Instead of a straightforward fisking, I'm just going to use this letter as a jumping off point for a rant:
I had to laugh at Neal Justin's June 15 media column ("Media reform takes all voices"), which was nothing more than a defensive rant trying to make mainstream media look good.
NOTE: When someone uses the word "rant" to characterize someone else's rhetoric, it can almost always be translated into "I vehemently disagreed with what that guy said, but I lack the intellectual firepower to actually articulate why."
I attended the National Conference on Media Reform in Minneapolis, and I left the Convention Center excited and inspired by the speakers and panelists I'd heard for three days.
Bill Moyers -- whom Justin mentioned only as having "a heated exchange" with a Fox News producer, rather than quoting from his inspiring hour-long address to the 3,500 conferees -- summed up the central theme running throughout the conference: "As journalism goes, so goes democracy."
NANCY BONERJAMES, SANTA ROSA BEACH, FLA.
See, here's the thing though. That (extremely misleadingly named) conference wasn't about journalism. Oh sure, there were the typical lamentations about media consolidation and right wing *snort*
Excuse me, I just snorted for some reason. Continuing...
right wing *snort*
I can't seem to help it. Let's try again...
right wing *SNOOOOOOOOOOOOOORTTTTTTTTTTT BWAH HAHAHAHAHAHA HAHAHAHAHAHA *SNORT SNORT SNORT*
Sorry. I'll try to just force it out.
rightwingbiasinthemainstreammedia *SNORT SNORT SNORKY SNORT*
But what journalism is - how I understand it anyway - is merely the dissemination of important information to the community. Now, what "news" is important and to whom it is important is always up for debate, and the purveyors of journalism constantly have to make judgments regarding that. The result is often imperfect, but with all the different available news sources out there, a diligent person can usually get at least the important points of a story with relatively little effort. That's journalism.
The horribly misnamed National Conference of Media reform had little to do with journalism. It had to do with activism. It wasn't so much concerned with the dissemination of information, but rather the dissemination of the right information. Or to put a finer point on it, the dissemination of a message. Whose message?
Pretty monolithic bunch there. Philosophically speaking there are plenty of gripes about the state of the media in this country from both sides. Certainly enough to build a reform conference around. Yet I'm pretty sure there wasn't a whole lot of disagreements flying around in their little workshops.
These people couldn't give a rip about fair or accurate journalism. Only in the fair and accurate dissemination of stories that fit their worldview or support their ends. It's activism. Its messaging of a particular point of view. Don't blow sunshine up my ass by claiming that it's "democracy" or some other specious crap. In a speech at the conference, Keith Ellison called for the elimination of "hate radio" (who decides what is "hateful," anyway?) and Fox News. If you click through that link, you'll see an embed of the video of that speech. Unfortunately, whoever posted the vid has since pulled it. How democratic.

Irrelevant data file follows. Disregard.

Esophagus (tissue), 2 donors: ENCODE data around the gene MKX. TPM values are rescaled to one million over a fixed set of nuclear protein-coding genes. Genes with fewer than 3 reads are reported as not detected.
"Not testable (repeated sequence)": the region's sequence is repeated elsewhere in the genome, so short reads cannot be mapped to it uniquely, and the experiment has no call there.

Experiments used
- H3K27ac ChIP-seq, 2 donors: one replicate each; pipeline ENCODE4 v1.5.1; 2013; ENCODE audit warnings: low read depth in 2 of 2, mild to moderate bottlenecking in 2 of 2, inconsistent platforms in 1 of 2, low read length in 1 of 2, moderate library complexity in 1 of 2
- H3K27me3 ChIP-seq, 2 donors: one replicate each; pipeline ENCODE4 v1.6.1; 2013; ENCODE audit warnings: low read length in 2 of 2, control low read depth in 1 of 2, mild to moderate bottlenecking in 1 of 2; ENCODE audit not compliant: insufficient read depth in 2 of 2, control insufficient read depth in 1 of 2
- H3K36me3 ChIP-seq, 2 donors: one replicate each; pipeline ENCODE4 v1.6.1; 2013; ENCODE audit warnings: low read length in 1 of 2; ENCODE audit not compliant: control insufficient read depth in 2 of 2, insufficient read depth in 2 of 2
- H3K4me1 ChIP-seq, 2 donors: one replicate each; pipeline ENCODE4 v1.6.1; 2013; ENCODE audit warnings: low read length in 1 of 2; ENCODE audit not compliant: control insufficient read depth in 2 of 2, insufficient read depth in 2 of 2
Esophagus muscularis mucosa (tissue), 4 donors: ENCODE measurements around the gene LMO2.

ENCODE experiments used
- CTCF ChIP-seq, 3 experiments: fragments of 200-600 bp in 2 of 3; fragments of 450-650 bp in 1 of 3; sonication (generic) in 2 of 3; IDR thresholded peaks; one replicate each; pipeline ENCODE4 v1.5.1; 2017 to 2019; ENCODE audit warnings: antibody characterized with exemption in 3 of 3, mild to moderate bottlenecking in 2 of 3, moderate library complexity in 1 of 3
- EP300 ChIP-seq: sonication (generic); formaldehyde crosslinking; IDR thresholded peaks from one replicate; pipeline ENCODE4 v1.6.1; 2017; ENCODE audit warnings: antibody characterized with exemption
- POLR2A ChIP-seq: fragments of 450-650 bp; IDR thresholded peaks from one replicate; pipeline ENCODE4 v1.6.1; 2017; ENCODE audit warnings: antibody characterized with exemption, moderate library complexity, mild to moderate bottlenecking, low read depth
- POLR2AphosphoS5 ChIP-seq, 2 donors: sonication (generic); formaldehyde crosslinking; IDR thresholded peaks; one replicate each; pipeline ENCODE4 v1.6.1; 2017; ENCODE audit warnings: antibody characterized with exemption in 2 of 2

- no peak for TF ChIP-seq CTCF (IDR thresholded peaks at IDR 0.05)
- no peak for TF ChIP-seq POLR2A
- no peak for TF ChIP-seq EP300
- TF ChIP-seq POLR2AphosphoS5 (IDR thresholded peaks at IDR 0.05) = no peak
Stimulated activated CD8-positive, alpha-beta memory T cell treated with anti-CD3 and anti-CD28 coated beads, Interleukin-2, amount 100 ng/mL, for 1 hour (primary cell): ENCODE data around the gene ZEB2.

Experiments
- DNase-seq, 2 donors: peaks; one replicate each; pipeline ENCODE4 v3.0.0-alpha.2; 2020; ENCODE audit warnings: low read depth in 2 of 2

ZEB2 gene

The proliferation of blogs has failed to fulfill its promise. Instead of getting insight into the opinions and analyses of shmoes just like you (or not), getting a number of perspectives on what some piece of information or news could mean, and maybe learning a few things in the process, we now get an onslaught of political activism which alternates between character assassinations of candidates in the party opposite and fellating the given blogger's own party candidate. We now have video camera-wielding jerkoffs, both employed by campaigns and working independently, relentlessly stalking candidates for office in hopes of catching them in some banal embarrassment. And when they do, it's repeated ad nauseum on other likewise-oriented blogs with no value added. All there is anymore is just a haze of proxy campaign sites masquerading as "independent" blogs. And then these people have the gaul to refer to themselves as "citizen journalists". You're not. You're a lame-o party activist - an unpaid low-grade salesman - who is of little worth to anybody seeking an intelligent opinion on anything. If I want to read nice things about Steve Sarvi, I'll just visit his website (where the candidate actually has to take responsibility for misrepresentations about his opponent's record and character), thanks.
We've already got front "news" outlets, for front groups of front groups of the Democratic Party, claiming to be "independent". What the hell do we need a conference for? What the hell do they need a conference for? They're already piddling their lies, half-stories, smears and Democratic fellatios into the marketplace of ideas with well-funded impunity.
There's no "debate". There's very little reliable information. There's no dignity.
It's boring and worthless.
I've abstained, mostly, from reading the hardcore political (activist) blogs since the little flameup with Joe Bodell last month. I am richer for it.